I am building a disk image for an embedded system (to be placed on an 4GB SD card). I want the system to have two partitions. A 'Root'(200Mb), and a 'Data' partition(800Mb).
I create an empty 1GB file with dd. Then I use parted to set up the partitions. I mount them each in a loop device then format them; ext2 for 'Root' ext4 for 'Data'. Add my root file system to the 'Root' partition and leave 'Data' empty.
Here's where the problem is. I am now stuck with a 1GB image, with only 200MB of data on it. Shouldn't I, in theory, be able to truncate the image down to say.. 201MB and still have the file system mountable? Unfortunately I have not found this to be the case.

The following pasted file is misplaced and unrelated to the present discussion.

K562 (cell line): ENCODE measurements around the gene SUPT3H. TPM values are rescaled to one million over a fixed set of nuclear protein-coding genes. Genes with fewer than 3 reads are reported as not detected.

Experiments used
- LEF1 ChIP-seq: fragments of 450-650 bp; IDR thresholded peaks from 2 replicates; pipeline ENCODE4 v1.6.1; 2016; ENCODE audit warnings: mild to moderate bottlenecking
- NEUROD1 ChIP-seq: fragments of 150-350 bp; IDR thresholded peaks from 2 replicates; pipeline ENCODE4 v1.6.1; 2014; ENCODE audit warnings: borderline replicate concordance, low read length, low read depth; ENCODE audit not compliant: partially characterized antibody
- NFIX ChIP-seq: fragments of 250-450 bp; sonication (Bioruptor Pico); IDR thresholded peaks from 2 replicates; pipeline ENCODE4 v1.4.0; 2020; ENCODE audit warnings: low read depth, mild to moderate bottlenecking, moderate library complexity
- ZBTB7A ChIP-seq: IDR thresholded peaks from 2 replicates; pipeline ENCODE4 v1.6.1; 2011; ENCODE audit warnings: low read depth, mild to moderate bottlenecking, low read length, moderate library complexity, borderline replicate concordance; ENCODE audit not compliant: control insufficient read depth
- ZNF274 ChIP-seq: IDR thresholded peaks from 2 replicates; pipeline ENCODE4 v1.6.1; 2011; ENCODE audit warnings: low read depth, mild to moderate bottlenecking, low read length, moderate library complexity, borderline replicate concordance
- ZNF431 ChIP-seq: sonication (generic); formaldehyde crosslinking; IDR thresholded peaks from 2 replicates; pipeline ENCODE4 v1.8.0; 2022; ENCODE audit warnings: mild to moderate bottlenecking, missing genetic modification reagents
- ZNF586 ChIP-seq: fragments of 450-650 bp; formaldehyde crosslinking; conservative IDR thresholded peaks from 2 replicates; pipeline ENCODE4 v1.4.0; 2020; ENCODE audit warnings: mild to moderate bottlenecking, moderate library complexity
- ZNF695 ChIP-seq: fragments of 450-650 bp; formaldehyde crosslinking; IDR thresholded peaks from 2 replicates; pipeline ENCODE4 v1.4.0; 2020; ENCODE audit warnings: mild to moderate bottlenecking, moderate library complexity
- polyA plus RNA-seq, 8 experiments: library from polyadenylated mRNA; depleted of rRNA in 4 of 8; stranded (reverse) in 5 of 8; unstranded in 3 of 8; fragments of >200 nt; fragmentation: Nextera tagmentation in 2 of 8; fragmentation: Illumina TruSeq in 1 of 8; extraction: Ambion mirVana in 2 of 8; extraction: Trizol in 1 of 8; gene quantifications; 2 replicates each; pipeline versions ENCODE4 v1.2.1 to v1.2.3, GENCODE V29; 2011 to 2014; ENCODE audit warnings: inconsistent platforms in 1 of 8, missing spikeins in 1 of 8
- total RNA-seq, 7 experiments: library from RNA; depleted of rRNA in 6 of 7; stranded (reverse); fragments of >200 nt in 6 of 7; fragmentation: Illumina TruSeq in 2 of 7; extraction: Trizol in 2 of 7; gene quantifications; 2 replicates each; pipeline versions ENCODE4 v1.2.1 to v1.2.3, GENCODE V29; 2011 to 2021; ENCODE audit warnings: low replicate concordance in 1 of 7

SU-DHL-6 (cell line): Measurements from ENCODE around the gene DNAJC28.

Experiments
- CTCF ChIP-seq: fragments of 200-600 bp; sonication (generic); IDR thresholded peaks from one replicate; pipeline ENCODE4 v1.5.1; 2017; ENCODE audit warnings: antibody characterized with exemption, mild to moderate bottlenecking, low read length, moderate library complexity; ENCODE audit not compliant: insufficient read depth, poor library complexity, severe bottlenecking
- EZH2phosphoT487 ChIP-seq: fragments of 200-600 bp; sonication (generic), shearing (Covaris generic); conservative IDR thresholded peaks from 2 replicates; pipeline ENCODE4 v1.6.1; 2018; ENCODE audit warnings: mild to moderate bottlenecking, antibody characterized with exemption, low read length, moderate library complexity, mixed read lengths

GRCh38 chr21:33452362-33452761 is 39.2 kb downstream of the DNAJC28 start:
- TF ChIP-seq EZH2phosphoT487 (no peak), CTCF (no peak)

I recall in the past having used a build environment from Freescale that used to create 30Mb images, that would have partitions for utilizing an entire 4GB sdcard. Unfortunately, at this time, I can not find how they were doing that.
I have read the on-disk format for the ext file system, and if there is no data in anything past the first super block (except for backup super blocks, and unused block tables) I thought I could truncate there.
Unfortunately, when I do this, the mounting system freaks out. I can then run FSCK, restore the super blocks, and block tables, and can mount it then no problem. I just don't think that should be necessary.
Perhaps a different file system could work? Any ideas?
changed partition to read file system. The partition is still there and deoesn't change, but the file system is getting destroyed after truncating the image.
I have found the case to be that when I truncate the file to a size just larger than the first set of 'Data' partition superblock and inode/block tables, (Somewhere in the data-block range) the file system becomes umountable without doing a fsck to restore the rest of the super blocks and block/inode tables